Joshua Bell plays violin through crushing heat and humidity Saturday. Bell and the Boston Symphony Orchestra performed Tchaikovsky’s Violin Concerto
Joshua Bell plays violin through crushing heat and humidity Saturday. Bell and the Boston Symphony Orchestra performed Tchaikovsky’s Violin Concerto and Fifth Symphony for a crowd of around 9,000.

LENOX -- The call is out among pundits and some musicians: symphony orchestras must repent, reform and behave more like rock bands. Otherwise, no audience.

So what does the Boston Symphony Orchestra do on opening night at Tanglewood? It plays the most traditional program possible: all-Tchaikovsky.

Bolder things lie ahead but the BSO knows its Tanglewood audience. A large crowd -- at a guess, about 9,000 -- populated the Shed and lawn Friday to hear violinist Joshua Bell and the orchestra labor through Tchaikovsky's Violin Concerto and Fifth Symphony in sauna-like weather.

The symbolism was inescapable. For many reasons -- not least, stimulation -- new music is necessary, but mainstream audiences want their stars and old favorites. And the old masterpieces keep coming back because they are masterpieces.

While awaiting the arrival of music director-designate Andris Nelsons next year, the BSO turned to the ever-reliable Rafael Fruhbeck de Burgos to preside over the Friday and Saturday opening programs.

Fruhbeck, 79 and looking frail, alternated between standing and sitting to conduct, but his musical powers seemed undimmed.

Saturday's far more successful (and less well-attended) program was Mahler's world-embracing Third Symphony, whose first movement the composer once described as "summer comes marching in." Indeed summer did. Neither humans nor their musical instruments were designed to perform at their best in such steamy weather and amid such sweat.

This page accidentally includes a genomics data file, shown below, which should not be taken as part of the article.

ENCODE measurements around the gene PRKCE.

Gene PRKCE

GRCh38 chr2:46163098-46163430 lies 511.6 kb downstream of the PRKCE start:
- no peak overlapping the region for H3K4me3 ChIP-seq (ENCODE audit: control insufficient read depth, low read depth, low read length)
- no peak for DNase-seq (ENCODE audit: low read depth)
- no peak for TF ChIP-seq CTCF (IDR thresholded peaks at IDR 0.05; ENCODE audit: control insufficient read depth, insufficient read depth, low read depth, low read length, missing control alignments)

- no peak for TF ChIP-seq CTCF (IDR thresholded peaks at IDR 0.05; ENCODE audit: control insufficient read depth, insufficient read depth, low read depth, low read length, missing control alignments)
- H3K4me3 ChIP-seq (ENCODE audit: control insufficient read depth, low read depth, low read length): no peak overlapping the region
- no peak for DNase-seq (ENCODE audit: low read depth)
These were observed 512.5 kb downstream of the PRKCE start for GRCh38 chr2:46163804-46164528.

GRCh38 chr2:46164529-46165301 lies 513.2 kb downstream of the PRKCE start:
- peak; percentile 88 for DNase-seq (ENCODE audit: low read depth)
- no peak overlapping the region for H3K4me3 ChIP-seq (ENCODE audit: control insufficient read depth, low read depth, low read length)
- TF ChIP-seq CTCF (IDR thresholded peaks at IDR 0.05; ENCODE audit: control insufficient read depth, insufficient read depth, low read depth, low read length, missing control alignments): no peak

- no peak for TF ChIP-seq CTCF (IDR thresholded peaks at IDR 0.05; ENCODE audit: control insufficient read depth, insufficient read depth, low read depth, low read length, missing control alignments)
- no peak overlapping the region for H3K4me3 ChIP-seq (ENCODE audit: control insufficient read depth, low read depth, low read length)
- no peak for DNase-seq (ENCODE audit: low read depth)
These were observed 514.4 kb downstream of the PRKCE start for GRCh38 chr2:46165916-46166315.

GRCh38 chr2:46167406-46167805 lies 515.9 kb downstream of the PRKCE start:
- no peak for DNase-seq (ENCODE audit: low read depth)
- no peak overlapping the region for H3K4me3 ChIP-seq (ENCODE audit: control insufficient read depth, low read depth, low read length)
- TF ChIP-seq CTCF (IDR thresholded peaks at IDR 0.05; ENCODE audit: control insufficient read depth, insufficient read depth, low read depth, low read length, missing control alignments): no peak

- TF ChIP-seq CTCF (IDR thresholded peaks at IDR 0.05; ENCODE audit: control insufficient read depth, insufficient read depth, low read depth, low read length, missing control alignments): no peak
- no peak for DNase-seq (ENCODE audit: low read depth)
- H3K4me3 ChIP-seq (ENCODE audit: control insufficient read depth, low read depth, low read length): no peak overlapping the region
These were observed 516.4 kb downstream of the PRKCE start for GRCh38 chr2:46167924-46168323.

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So you had to listen beyond the sound -- often errant in pitch, unity and blend -- to get at the musical intent.

Even the formidable Bell had moments of struggle. The display passages in particular seemed to be chasing Tchaikovsky's romantic effusions as much as getting inside them. Yet there's good reason, beyond technique and stardom, why this violin soloist has kept coming back to Tanglewood for 25 consecutive years. The long cadenza and the slow movement were notable for his willingness to let the music unfold naturally over long spans.

Fruhbeck brought the Fifth Symphony's tempo changes, ponderings and outcries into an organic whole. It wasn't enough. Better playing, especially in the finale, which became a scramble, would have created a better sense of the destiny Tchaikovsky invokes.

If Tchaikovsky struggles against fate, Mahler transcends it in his Third Symphony, finding release in pantheism.

Perhaps oneness with nature in Tanglewood's outdoor setting helped Saturday by bringing a slightly cooler night. Or perhaps a series of BSO performances in March (under Daniele Gatti) helped. For whatever reason, the Mahler Third came together in a performance of transcendent beauty and power.

This was not an electric performance in the Leonard Bernstein tradition. Instead, Fruhbeck mined the inner riches to create a heaven-and-earth sense of unity. Within the six movements and over the long span, the controlled yet expansive playing knitted together -- and at the same time opened up -- a 100-minute drama that begins in funeral marches and ends with a vast paean to life.

The most transcendent moments came in the scherzo. The movement begins with quotation of the gentle satire of Mahler's cuckoo-loves-nightingale song. The bucolic atmosphere eases into an extended series of offstage solos for the posthorn, the old stagecoach signal.

Played by Thomas Rolfs on a true posthorn (not the usual trumpet substitute), these were so mellow, so melodious, that they seemed to come from some fairy-tale land. The enchantment led into Nietzsche's mysterious "Midnight Song" and provided a still center for the sprawl of music and incident all around.

In the long outer movements, Fruhbeck and the BSO followed the twists and turns of effect with close attention to detail - even wild, out-of-sync detail. The minuet-like second movement enjoyed childish innocence. Glorious masses of sound alternated with moments of poignancy and delicacy.

In the "Midnight Song," mezzo-soprano Anne Sofie von Otter sang with a silvery sheen that lightened some of the text's darker aspects (an alto voice is needed here). She joined the women of the Tanglewood Festival Chorus and the PALS Children's Chorus, from Brookline, in the lusty, bell-ringing closing ode to heaven. The BSO brasses, ragged the night before, blazed forth in unity, with Rolfs, on trumpet, and trombonist Toby Oft outstanding in solos.

Concertmaster Malcolm Lowe and associate concertmaster Tamara Smirnova are on leave after surgery. Assistant concertmaster Elita Kang filled in grandly.